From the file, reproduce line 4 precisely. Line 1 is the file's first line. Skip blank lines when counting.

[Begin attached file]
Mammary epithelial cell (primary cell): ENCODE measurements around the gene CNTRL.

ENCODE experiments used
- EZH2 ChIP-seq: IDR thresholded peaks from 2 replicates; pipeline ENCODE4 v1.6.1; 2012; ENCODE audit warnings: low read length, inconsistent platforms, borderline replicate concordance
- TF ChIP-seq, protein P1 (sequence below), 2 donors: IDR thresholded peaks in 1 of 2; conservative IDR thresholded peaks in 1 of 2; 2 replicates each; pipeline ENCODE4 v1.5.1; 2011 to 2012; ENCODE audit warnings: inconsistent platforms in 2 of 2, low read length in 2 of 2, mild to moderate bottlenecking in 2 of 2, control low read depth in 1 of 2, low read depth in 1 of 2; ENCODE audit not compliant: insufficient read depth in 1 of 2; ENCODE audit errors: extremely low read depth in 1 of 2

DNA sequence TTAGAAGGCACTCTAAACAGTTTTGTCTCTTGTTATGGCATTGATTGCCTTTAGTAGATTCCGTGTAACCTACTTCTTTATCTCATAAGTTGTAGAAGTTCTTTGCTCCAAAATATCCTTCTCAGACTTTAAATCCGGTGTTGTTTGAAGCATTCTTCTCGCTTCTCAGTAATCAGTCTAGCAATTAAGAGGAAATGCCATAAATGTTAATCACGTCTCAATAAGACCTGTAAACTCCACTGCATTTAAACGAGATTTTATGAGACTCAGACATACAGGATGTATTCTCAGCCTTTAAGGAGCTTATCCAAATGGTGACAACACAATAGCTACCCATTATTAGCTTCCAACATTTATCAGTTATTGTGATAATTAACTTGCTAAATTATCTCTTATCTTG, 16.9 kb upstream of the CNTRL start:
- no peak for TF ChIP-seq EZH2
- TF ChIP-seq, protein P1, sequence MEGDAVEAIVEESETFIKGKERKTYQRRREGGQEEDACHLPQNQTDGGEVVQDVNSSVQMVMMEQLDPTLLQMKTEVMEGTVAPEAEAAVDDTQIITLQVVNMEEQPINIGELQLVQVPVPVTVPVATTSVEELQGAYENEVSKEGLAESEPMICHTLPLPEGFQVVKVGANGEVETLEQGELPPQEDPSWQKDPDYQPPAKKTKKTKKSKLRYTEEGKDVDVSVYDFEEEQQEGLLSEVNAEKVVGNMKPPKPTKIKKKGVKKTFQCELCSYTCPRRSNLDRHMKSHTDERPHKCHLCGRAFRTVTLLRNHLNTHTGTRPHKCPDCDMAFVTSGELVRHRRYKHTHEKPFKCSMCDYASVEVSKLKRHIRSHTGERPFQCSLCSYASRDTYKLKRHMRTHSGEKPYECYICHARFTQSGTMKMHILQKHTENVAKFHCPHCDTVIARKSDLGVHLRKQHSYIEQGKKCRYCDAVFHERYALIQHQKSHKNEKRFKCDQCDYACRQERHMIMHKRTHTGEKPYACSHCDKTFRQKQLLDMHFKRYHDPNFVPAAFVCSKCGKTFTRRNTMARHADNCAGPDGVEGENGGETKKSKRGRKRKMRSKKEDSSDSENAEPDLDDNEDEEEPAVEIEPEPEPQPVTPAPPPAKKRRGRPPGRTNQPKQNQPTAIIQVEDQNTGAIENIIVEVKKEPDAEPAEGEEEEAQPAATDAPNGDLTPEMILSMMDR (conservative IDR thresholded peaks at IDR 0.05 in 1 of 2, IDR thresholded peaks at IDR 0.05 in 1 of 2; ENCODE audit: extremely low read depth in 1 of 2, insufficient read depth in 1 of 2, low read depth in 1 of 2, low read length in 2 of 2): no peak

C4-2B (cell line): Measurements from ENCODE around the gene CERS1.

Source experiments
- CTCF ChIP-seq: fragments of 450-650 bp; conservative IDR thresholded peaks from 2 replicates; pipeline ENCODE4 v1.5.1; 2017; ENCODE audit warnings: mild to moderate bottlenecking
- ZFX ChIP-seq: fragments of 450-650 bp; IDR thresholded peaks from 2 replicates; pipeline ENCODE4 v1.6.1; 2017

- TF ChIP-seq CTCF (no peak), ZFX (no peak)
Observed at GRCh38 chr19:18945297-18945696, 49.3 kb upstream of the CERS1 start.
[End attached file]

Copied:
- TF ChIP-seq, protein P1 (sequence below), 2 donors: IDR thresholded peaks in 1 of 2; conservative IDR thresholded peaks in 1 of 2; 2 replicates each; pipeline ENCODE4 v1.5.1; 2011 to 2012; ENCODE audit warnings: inconsistent platforms in 2 of 2, low read length in 2 of 2, mild to moderate bottlenecking in 2 of 2, control low read depth in 1 of 2, low read depth in 1 of 2; ENCODE audit not compliant: insufficient read depth in 1 of 2; ENCODE audit errors: extremely low read depth in 1 of 2